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Any ideas how to change the iso of a film using a Nikon F60/N60?

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    AliceLuisePhotography

    I have a nikon f60/N60 and i have 400 iso film i want to manual change it on my camera so the iso is 1200 any ideas?

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    27 Oct 2012 - 9:38 PM

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    franken
    franken e2 Member 113061 forum postsfranken vcard Wales4 Constructive Critique Points
    27 Oct 2012 - 9:56 PM

    If I remember correctly you couldn't manually override the iso on the F60. At one time you could buy different iso labels to put on the film canister for cameras with no manual override and Jessops used to sell them.

    Your film will always be 400 iso and if you could change the iso in camera the film processing time would need to be changed to reflect it.

    Ken

    Last Modified By franken at 27 Oct 2012 - 9:57 PM
    AliceLuisePhotography

    Would it work by changing the exposure?

    snapbandit
    snapbandit  102205 forum posts Northern Ireland3 Constructive Critique Points
    27 Oct 2012 - 10:08 PM

    is there an exposure compensation setting on the camera? (underexposing a 400 ISO film by 1 & half stops should be ISO 1200 IIRC)

    Joe B

    AliceLuisePhotography

    Yeah there is thank you i shall try under exposing it!

    Sooty_1
    Sooty_1 Critique Team 41181 forum posts United Kingdom196 Constructive Critique Points
    27 Oct 2012 - 11:31 PM

    If it is colour print film, all you'll get is underexposed pictures. Labs don't change the processing for c41 film. Non-chromogenic black and white (ie not XP2 or Kodak HC B&W etc) you can push process, as can E6 slide, but it will cost a bit more unless you do it yourself.

    If you need the speed, why not just get a roll of high ISO film? Fuji 1600 or something will suit you better and the grain and contrast should be better than pushing a slower film.

    Nick

    User_Removed
    28 Oct 2012 - 12:35 AM

    Your camera should automatically set the film speed to match the DX-coded film that you insert.

    If you don't have a manual for your camera, have a look at it here: http://www.bgfoto.net/upload/downloads/pdf/Nikon/nikon_f60.pdf

    Sooty_1
    Sooty_1 Critique Team 41181 forum posts United Kingdom196 Constructive Critique Points
    28 Oct 2012 - 9:17 AM

    Yes, the camera sets the DX as coded on the casette, but the OP wants to change it from 400 to 1200. As there is no manual override in camera, and the default speed for non-coded films is 100 (I believe), they will have to recode the film casette. You can download the ISO patterns and bodge the film code with silver tape and masking tape, or you can buy recoder strips to stick on the film casette. Both of these will fool the camera's DX reader into setting a different speed. However, why not just buy a faster film? As I said above, pushing a colour print (C41) film will just result in muddy shadows and compromised contrast when printed, as you don't adjust the film dev time.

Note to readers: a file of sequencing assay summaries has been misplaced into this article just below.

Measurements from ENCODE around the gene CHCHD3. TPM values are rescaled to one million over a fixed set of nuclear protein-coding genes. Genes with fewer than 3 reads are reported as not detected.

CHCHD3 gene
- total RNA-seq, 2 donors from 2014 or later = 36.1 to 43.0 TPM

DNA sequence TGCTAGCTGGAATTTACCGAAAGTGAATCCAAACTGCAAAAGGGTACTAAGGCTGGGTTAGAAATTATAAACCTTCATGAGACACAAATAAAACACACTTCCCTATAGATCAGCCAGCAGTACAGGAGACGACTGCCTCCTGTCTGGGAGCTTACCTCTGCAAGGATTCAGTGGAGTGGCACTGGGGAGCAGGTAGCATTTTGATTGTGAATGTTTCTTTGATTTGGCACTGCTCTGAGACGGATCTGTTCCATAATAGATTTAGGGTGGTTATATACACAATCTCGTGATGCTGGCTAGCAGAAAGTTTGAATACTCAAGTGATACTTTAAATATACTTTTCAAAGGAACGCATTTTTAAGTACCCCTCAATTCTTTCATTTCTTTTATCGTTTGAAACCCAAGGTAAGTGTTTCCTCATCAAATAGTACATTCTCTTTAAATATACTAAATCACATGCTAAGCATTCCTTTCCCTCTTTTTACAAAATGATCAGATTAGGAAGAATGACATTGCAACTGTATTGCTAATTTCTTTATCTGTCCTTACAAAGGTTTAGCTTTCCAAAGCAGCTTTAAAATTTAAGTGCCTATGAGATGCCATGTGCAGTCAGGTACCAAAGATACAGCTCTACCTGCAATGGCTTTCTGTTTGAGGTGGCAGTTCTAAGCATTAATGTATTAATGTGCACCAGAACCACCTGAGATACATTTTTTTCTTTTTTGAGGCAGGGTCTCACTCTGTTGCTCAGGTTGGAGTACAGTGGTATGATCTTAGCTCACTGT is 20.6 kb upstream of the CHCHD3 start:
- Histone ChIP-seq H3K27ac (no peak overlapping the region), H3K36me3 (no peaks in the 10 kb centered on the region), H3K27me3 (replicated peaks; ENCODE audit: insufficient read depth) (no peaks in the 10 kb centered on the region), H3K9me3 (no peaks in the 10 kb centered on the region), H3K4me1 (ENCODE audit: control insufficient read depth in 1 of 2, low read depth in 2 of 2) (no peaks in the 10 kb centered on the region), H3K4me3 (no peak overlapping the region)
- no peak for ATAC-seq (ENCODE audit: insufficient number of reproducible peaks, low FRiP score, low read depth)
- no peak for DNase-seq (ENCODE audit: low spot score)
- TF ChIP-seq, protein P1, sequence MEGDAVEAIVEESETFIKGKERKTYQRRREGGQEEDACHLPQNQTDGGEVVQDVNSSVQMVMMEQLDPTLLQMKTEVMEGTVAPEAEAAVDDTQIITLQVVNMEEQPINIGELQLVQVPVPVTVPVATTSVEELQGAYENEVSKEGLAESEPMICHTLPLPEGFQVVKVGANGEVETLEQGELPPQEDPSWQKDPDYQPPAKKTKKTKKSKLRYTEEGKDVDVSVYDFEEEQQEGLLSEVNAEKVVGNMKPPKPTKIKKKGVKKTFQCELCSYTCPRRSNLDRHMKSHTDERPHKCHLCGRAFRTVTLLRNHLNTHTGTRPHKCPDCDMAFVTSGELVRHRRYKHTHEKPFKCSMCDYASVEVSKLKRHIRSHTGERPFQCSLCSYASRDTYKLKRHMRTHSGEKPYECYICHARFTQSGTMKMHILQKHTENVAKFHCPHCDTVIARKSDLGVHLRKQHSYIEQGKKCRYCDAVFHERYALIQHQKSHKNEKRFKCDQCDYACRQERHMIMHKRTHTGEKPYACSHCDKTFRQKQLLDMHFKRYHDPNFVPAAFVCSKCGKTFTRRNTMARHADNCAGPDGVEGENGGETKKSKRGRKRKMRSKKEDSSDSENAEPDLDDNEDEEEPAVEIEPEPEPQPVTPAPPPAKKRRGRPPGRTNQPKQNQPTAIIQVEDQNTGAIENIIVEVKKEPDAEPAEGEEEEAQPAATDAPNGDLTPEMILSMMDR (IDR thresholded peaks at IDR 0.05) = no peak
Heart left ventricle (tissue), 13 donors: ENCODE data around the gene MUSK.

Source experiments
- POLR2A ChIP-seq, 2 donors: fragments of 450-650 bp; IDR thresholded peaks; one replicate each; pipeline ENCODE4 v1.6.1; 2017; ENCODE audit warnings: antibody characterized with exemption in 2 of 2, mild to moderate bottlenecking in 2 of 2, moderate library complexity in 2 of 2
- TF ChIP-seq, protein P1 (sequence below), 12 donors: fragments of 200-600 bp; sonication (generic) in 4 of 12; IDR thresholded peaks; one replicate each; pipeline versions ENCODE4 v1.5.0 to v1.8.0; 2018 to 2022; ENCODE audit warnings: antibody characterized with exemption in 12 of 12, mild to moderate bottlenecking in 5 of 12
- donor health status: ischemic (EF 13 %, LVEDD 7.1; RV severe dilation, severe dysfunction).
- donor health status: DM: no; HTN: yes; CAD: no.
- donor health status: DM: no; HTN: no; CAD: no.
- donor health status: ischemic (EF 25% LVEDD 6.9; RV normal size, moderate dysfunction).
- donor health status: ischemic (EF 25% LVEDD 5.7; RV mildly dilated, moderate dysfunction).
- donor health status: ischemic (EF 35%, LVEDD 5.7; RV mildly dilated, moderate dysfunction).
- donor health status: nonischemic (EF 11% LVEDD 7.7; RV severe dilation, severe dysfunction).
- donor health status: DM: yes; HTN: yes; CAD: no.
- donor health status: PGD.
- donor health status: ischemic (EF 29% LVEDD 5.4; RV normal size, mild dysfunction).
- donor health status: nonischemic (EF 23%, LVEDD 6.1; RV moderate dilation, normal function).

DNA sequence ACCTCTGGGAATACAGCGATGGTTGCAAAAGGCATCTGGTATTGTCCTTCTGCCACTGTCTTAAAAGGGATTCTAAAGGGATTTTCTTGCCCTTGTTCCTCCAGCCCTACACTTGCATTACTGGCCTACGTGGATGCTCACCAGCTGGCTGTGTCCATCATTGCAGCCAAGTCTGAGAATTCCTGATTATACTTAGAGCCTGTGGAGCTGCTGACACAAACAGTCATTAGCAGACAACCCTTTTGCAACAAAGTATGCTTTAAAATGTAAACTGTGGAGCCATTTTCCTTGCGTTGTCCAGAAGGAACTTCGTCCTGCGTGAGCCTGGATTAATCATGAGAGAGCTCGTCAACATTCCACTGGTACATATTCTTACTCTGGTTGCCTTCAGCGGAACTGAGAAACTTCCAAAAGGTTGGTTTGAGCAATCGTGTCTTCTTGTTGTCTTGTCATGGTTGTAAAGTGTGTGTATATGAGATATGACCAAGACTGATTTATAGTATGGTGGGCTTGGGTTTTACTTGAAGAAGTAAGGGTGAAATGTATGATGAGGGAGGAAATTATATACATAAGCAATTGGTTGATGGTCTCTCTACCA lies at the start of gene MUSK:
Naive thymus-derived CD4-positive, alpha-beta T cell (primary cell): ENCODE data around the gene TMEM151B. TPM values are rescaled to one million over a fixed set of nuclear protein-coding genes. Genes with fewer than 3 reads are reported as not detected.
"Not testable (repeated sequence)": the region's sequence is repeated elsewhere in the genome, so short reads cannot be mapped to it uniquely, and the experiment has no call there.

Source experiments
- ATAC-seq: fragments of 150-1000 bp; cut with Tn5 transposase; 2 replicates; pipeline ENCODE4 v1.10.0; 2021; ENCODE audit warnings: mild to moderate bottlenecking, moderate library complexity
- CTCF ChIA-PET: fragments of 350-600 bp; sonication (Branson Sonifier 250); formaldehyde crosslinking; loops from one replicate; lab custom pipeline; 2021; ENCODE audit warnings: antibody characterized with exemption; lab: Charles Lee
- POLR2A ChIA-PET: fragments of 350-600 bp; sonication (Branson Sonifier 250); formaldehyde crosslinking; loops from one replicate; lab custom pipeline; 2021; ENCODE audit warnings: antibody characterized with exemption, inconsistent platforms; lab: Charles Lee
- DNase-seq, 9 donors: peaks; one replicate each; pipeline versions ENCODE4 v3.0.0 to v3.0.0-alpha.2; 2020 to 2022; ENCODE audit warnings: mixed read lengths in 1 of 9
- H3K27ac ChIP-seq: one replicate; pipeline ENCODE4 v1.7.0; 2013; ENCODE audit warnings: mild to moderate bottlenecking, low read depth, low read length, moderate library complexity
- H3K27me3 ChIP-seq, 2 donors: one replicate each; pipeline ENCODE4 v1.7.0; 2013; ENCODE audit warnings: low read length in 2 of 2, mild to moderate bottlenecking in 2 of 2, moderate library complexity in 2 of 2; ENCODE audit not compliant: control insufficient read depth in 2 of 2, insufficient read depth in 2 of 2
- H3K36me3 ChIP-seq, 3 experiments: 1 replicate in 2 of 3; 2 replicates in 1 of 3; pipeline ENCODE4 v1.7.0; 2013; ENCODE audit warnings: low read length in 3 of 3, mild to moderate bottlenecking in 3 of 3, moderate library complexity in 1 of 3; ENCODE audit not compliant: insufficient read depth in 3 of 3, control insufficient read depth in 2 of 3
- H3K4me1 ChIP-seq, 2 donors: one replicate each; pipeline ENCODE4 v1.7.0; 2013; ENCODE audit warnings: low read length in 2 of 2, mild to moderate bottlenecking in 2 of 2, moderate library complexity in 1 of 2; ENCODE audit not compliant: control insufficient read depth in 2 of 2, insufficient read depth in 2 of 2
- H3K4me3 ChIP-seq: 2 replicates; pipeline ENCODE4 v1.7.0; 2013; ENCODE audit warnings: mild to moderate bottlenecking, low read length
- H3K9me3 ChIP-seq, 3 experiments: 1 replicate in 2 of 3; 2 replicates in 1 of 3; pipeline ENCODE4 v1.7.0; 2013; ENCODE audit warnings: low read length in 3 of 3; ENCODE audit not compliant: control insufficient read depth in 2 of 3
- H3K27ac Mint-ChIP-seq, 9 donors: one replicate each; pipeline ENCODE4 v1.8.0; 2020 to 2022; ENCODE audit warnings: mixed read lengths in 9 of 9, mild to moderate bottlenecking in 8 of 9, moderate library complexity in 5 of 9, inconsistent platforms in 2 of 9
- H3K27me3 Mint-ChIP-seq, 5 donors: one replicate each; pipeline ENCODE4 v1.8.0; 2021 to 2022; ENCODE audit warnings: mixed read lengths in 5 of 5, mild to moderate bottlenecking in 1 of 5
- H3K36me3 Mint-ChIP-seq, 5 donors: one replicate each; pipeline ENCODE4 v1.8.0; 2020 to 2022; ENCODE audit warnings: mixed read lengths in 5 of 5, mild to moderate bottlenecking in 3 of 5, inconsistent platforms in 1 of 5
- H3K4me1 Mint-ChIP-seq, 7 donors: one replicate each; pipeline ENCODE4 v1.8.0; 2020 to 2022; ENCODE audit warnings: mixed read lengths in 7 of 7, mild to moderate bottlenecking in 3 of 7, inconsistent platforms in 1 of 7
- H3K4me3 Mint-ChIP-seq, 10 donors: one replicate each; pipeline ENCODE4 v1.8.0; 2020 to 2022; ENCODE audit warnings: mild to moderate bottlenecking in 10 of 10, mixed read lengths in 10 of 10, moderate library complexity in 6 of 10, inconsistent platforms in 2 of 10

AliceLuisePhotography

    I have illford HP5 black and white film, which I read some where can be pushed, ill be developing it by hand so the developing process isn't a problem.

    Pete
    Pete Site Moderator 1318436 forum postsPete vcard ePz Advertiser England96 Constructive Critique Points
    28 Oct 2012 - 10:59 AM

    If you can't find dx coding stickers you could look for the dx coding pattern and make your own film cassette cover using tin foil squares on a sticky label . The camera film contacts need to connect to specific patches to set ISO. Look up the pattern for ISO1200.

    Or, as suggested, the simple solution is to set exposure compensate to under expose for the whole roll of film.

    AliceLuisePhotography

    So if i set my exposure rate to -1.5 should that compensate for my iso?

    Sooty_1
    Sooty_1 Critique Team 41181 forum posts United Kingdom196 Constructive Critique Points
    28 Oct 2012 - 12:26 PM

    If its hp5, then set exposure comp to -2, ie expose as if it was 1600 ISO, then when you develop it, extend the dev time by multiplying by 1.7x.

    Ie if your normal dev time is 10 mins, extend it to 17 mins.

    I used to push up to 3 stops on black and white film and extend the dev time accordingly....1stop, multiply by 1.3x, 2 stops multiply by 1.7x and 3 stops by 2.1x. Then add 30 secs to a minute for luck and to push contrast slightly, so for 2 stops and a base time of 10 mins, I'd end up with a time of around 18 mins. The stop and fix we're kept at the usual time.

    That should give you a good clean negative to print or scan.

    Nick

    pablophotographer

    Are you planning to do astrophotography? In such an occasion you need a lower ISO film with the finest grain possible (50 ISOor lower) pushed. A friend who did astrophotography had told me that there used to be a Konica film of 50 ISO which under a Gas Hypersensitization process developed sensitivity of 3600. If you want to do astrophotography with film look here: http://www.astropix.com/HTML/I_ASTROP/FILM/HYPERING.HTM Konica doesn't manufacture filme anymore but the process is the same.

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